First baby right whale of season dies from injuries caused by ship collision


The first confirmed baby right whale of the year has been found dead from a collision with a ship, a devastating blow for the vanishing species.

North Atlantic right whales number less than 360 and they are vulnerable to ship strikes and entanglement in fishing gear. Federal authorities were notified of a dead right whale stranded off Georgia on Sunday, the National Oceanic and Atmospheric Administration said.

Federal and state officials identified the whale as the injured calf of a right whale known as Juno by marine scientists. The calf had first been seen on Jan. 3 with injuries to its head from a vessel strike, NOAA said in a statement.

Right whales, which are in decline, are slow to reproduce and every baby is vitally important to the future of the species, marine scientists have said. Twenty newborns would be considered a relatively productive season, but the giant whales have been having babies at an even slower rate than normal in recent years, and they have not reached that figure since 2021, NOAA data state.

NOAA said it was able to identify the dead calf based on its injuries and markings that were documented when it was alive.

“We will continue to work with our partners to perform a necropsy and evaluate the vessel strike wounds,” NOAA said in a statement.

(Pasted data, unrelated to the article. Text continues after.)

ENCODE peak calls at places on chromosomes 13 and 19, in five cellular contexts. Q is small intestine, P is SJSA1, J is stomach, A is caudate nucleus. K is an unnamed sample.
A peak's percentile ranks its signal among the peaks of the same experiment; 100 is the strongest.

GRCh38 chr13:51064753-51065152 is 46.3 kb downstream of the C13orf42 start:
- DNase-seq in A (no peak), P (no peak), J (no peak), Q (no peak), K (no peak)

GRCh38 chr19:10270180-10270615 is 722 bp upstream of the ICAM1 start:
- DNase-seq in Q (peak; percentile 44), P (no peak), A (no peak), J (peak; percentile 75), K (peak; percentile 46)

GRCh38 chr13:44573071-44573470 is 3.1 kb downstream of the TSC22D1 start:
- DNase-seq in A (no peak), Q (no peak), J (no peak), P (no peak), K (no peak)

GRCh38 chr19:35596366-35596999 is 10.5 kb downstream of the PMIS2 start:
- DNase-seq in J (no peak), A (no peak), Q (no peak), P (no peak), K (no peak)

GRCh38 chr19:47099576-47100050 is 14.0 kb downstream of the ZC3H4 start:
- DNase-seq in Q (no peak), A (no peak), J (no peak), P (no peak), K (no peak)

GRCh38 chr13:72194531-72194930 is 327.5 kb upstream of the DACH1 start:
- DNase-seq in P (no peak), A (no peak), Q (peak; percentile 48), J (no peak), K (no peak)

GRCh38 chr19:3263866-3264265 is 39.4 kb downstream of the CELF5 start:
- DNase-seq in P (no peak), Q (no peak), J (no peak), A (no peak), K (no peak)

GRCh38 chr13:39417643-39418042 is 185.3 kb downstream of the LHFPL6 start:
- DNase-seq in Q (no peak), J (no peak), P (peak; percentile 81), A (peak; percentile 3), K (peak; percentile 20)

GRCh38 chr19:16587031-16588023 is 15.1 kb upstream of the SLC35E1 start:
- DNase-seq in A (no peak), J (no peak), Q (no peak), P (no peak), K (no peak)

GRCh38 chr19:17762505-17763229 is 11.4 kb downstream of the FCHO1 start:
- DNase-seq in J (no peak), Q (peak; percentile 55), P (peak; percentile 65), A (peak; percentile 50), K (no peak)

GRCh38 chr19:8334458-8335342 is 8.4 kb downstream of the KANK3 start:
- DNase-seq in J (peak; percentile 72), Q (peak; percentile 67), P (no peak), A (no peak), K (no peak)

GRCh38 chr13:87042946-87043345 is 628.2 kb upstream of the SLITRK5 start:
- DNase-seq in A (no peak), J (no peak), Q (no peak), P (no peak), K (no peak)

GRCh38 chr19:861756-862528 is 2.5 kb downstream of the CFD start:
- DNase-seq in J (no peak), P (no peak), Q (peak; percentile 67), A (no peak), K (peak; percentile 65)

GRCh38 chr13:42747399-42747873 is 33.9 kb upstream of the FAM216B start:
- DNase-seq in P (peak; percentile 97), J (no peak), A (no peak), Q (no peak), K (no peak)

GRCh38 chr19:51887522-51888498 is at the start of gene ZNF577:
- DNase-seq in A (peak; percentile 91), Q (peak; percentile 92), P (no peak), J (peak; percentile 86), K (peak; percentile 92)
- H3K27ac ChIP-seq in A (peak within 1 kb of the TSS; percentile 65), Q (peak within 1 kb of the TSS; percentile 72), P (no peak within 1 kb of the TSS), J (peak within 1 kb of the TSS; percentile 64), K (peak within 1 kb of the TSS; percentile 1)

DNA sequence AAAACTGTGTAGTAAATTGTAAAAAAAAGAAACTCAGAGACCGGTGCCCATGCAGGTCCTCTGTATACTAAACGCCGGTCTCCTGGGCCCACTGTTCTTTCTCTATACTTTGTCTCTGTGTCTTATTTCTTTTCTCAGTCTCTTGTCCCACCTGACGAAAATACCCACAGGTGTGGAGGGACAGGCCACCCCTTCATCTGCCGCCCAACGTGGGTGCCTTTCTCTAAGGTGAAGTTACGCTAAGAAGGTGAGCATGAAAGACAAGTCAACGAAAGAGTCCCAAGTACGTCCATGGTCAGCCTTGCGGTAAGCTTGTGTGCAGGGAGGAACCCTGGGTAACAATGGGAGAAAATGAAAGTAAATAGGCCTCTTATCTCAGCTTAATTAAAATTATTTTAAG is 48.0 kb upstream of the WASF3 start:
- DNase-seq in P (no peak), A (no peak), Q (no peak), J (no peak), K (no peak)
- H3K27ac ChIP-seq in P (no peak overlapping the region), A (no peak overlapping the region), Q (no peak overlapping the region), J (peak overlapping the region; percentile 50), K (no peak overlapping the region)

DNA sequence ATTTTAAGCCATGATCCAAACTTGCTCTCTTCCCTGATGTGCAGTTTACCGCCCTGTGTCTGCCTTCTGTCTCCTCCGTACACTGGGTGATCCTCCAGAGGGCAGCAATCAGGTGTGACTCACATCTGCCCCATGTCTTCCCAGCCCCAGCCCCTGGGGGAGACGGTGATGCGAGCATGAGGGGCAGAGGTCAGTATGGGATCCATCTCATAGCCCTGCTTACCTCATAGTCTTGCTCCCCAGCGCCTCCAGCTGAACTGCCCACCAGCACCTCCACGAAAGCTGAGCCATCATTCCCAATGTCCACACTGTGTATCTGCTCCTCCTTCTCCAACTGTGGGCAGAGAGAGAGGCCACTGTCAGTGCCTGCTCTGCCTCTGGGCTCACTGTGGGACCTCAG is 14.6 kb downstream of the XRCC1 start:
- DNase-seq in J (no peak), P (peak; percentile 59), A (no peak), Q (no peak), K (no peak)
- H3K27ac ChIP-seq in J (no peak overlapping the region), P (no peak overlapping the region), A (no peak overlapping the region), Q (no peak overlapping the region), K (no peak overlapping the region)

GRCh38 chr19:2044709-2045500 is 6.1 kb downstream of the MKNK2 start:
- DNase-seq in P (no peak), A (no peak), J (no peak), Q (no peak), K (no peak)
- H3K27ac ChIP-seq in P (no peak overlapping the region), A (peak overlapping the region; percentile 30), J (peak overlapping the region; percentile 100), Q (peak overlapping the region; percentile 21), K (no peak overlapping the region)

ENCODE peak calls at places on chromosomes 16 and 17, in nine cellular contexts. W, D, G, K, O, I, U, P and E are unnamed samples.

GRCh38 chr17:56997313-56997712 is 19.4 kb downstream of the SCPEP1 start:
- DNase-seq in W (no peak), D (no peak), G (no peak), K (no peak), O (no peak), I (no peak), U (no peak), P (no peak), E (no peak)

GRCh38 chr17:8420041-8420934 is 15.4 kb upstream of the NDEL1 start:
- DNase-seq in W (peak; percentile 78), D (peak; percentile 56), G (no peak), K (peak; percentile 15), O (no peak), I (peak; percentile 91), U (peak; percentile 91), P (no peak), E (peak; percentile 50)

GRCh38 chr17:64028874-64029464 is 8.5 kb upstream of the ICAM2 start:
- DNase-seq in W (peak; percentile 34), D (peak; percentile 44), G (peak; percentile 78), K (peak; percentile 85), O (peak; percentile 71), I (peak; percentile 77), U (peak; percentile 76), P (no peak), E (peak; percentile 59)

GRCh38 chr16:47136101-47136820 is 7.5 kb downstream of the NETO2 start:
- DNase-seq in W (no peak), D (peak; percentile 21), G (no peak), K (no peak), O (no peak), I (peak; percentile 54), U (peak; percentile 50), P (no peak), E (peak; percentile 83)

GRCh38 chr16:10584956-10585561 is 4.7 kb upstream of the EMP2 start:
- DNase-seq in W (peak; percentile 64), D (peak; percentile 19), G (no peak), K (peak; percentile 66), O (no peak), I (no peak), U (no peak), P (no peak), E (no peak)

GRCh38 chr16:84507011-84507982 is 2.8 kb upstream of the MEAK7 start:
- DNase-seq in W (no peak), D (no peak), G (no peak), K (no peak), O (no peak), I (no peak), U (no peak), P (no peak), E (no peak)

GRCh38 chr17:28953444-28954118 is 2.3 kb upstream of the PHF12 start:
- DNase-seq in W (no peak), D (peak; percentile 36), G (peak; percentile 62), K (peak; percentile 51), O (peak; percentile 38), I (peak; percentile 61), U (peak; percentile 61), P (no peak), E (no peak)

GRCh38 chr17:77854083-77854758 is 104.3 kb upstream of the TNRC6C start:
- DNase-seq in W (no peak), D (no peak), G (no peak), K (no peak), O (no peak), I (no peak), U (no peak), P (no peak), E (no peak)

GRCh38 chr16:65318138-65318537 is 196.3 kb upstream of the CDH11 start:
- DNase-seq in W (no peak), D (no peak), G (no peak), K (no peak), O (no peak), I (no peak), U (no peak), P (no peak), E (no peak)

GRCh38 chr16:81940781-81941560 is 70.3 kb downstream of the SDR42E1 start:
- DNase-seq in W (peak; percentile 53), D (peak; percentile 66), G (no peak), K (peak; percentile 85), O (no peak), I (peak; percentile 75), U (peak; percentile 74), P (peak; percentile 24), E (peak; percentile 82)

Right whales migrate from their calving grounds off Florida and Georgia to feeding grounds off New England and Canada. The federal government has been working on new ship speed rules designed to protect the whales from injuries and deaths.

Some scientists have asserted that the whales are in trouble due to the warming of the ocean. The whales feed on tiny organisms in the ocean and appear to be straying from protected areas as the location of their food shifts due to climate change, scientists have said.

The baby whale is at least the third dead right whale this year. The species can’t withstand to lose population at that rate, and new protections to keep them safe are needed to save the species, environmental groups said Tuesday.

“A beacon of hope has turned into a tragedy. Human activity has set this species on a collision course with extinction. With an amended vessel speed rule, this death may never have happened,” said Greg Reilly, southeast marine campaigner for International Fund for Animal Welfare.



Source link

About The Author

Scroll to Top